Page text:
3. End of Watch

823487_059Low expectations were partly encouraged by the marketing of this film which seemed to suggest it would be found footage. And that’s not the only pleasant surprise as it rapidly becomes obvious that the writers have done a large amount research into the lives of the LAPD and the kinds of dangers they face. Consequently this does feel like a documentary with fascinating little vignettes roughly drawn together into a somewhat contrived overall narrative involving a Latino gang. But this is one of those rare films in which the heroes are substantially more compelling and interesting than the villains. If the film has a failing it is that the dialogue is somewhat awkward. Everyone talks like out-of-place white people trying to talk in black street slang…even the black characters and especially the Hispanic people. This may well be true to life, but it added a great deal of cringe value to some of the more serious scenes. In spite of that, the film was compelling.

2. Ted

ea_ted1Any fans of Family Guy will know that the series has taken something of a dip lately. So the prospect of Macfarlane’s live action debut was as much a cause for anxiety as excitement. But this is clearly the funniest film of the year. The premise is fun with lots of potential (most of which is realised) and the film is constantly pushed on by hilarious performances and cameos (including Ryan Reynolds best role in years (tragically)). There are a few failed jokes and a few recurring jokes that really need to be allowed to die (Seth Macfarlane has seen Airplane! We get it, please move on). Everyone involved in the film is clearly giving it their all and it seems that Macfarlane giving it his all is something worth seeing. Anything else is just The Cleveland Show.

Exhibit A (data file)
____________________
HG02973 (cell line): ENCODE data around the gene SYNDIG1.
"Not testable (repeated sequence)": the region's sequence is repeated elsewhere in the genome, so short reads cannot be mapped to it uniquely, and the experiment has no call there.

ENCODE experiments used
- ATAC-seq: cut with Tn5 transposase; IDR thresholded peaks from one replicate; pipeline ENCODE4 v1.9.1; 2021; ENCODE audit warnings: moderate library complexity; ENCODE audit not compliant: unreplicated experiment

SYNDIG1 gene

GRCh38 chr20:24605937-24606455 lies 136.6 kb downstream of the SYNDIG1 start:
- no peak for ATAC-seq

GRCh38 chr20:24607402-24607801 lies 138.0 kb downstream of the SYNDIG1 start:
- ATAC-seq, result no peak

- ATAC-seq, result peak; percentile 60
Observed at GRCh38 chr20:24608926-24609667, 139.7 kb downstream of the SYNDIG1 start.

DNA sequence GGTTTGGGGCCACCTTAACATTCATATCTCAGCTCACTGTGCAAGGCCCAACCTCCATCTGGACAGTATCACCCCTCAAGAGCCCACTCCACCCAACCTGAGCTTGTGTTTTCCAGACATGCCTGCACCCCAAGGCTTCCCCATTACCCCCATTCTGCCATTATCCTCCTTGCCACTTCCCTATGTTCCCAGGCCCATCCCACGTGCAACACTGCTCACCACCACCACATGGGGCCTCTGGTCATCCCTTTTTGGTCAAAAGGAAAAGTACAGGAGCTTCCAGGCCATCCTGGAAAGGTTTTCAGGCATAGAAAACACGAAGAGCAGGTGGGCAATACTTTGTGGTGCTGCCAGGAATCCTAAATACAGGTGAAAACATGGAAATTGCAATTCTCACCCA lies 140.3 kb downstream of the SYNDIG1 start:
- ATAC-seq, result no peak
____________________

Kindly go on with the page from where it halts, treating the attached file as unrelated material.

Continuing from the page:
1. Dredd

Dredd_01(2)A low budget adaptation of the source material that gave us 1995’s Judge Dredd? Not a lot of anticipation going on. And the trailers presenting a clichéd gruff hero with an epic chin and batman voice with a plot we’ve already seen in The Raid didn’t help. And yet this was actually a good enough film to be vaguely considered for the top ten list! The key to this films quality is maximizing it’s elements. It has an interesting and violent hero, an under-trained yet gifted sidekick, a dystopian society, a terrible yet sympathetic villain and a fantastically tense story. None of these elements are overused or wasted. The visual style of the film is another highlight, with bloody gore and dank environments. The use of slow motion is not only not contrived but actually written in to the story. The 3D was quite fun in its gimmicky realisation but ultimately disposable and, as usual, not a part of this films quality. Sometimes you can tell a film is a cult classic the first time you see it. This is one.

P for pretty good.

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We're Nerds, and man, do we get bored. Our Twitter: @nerdsgetbored